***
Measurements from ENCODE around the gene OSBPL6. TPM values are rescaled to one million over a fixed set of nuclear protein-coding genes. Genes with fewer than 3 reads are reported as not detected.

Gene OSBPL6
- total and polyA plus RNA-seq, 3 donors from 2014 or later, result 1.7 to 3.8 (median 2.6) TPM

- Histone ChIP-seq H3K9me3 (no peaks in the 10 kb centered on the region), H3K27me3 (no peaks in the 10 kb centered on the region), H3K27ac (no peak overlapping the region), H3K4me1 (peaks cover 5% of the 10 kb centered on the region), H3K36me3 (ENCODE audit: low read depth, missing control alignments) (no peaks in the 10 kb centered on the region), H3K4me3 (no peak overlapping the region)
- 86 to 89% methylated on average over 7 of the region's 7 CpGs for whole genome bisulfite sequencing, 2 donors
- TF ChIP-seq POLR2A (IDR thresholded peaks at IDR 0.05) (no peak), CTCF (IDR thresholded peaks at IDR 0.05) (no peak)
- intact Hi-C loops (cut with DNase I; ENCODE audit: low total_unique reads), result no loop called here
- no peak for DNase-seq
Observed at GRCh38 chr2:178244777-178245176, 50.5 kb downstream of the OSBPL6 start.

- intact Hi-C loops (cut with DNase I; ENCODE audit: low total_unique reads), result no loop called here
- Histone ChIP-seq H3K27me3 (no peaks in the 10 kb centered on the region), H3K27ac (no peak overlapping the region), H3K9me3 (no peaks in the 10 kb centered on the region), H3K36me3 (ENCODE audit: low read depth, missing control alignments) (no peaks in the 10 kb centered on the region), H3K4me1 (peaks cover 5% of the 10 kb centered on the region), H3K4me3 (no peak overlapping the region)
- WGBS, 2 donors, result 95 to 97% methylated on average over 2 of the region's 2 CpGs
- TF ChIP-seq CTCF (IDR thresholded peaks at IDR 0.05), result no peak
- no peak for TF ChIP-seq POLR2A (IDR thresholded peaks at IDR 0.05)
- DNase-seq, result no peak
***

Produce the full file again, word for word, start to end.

Measurements from ENCODE around the gene OSBPL6. TPM values are rescaled to one million over a fixed set of nuclear protein-coding genes. Genes with fewer than 3 reads are reported as not detected.

Gene OSBPL6
- total and polyA plus RNA-seq, 3 donors from 2014 or later, result 1.7 to 3.8 (median 2.6) TPM

- Histone ChIP-seq H3K9me3 (no peaks in the 10 kb centered on the region), H3K27me3 (no peaks in the 10 kb centered on the region), H3K27ac (no peak overlapping the region), H3K4me1 (peaks cover 5% of the 10 kb centered on the region), H3K36me3 (ENCODE audit: low read depth, missing control alignments) (no peaks in the 10 kb centered on the region), H3K4me3 (no peak overlapping the region)
- 86 to 89% methylated on average over 7 of the region's 7 CpGs for whole genome bisulfite sequencing, 2 donors
- TF ChIP-seq POLR2A (IDR thresholded peaks at IDR 0.05) (no peak), CTCF (IDR thresholded peaks at IDR 0.05) (no peak)
- intact Hi-C loops (cut with DNase I; ENCODE audit: low total_unique reads), result no loop called here
- no peak for DNase-seq
Observed at GRCh38 chr2:178244777-178245176, 50.5 kb downstream of the OSBPL6 start.

- intact Hi-C loops (cut with DNase I; ENCODE audit: low total_unique reads), result no loop called here
- Histone ChIP-seq H3K27me3 (no peaks in the 10 kb centered on the region), H3K27ac (no peak overlapping the region), H3K9me3 (no peaks in the 10 kb centered on the region), H3K36me3 (ENCODE audit: low read depth, missing control alignments) (no peaks in the 10 kb centered on the region), H3K4me1 (peaks cover 5% of the 10 kb centered on the region), H3K4me3 (no peak overlapping the region)
- WGBS, 2 donors, result 95 to 97% methylated on average over 2 of the region's 2 CpGs
- TF ChIP-seq CTCF (IDR thresholded peaks at IDR 0.05), result no peak
- no peak for TF ChIP-seq POLR2A (IDR thresholded peaks at IDR 0.05)
- DNase-seq, result no peak